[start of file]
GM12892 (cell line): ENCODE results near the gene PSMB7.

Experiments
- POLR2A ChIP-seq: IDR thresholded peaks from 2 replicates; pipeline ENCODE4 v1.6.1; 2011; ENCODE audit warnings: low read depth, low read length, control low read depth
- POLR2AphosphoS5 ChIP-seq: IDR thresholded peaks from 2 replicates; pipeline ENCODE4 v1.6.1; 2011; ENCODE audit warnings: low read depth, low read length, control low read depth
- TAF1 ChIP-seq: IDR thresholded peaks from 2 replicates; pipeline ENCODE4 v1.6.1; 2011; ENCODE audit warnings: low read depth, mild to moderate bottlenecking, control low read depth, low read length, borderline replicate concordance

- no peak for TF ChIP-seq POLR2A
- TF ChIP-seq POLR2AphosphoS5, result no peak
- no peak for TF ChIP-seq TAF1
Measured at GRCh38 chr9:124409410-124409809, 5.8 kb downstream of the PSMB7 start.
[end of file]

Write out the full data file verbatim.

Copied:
GM12892 (cell line): ENCODE results near the gene PSMB7.

Experiments
- POLR2A ChIP-seq: IDR thresholded peaks from 2 replicates; pipeline ENCODE4 v1.6.1; 2011; ENCODE audit warnings: low read depth, low read length, control low read depth
- POLR2AphosphoS5 ChIP-seq: IDR thresholded peaks from 2 replicates; pipeline ENCODE4 v1.6.1; 2011; ENCODE audit warnings: low read depth, low read length, control low read depth
- TAF1 ChIP-seq: IDR thresholded peaks from 2 replicates; pipeline ENCODE4 v1.6.1; 2011; ENCODE audit warnings: low read depth, mild to moderate bottlenecking, control low read depth, low read length, borderline replicate concordance

- no peak for TF ChIP-seq POLR2A
- TF ChIP-seq POLR2AphosphoS5, result no peak
- no peak for TF ChIP-seq TAF1
Measured at GRCh38 chr9:124409410-124409809, 5.8 kb downstream of the PSMB7 start.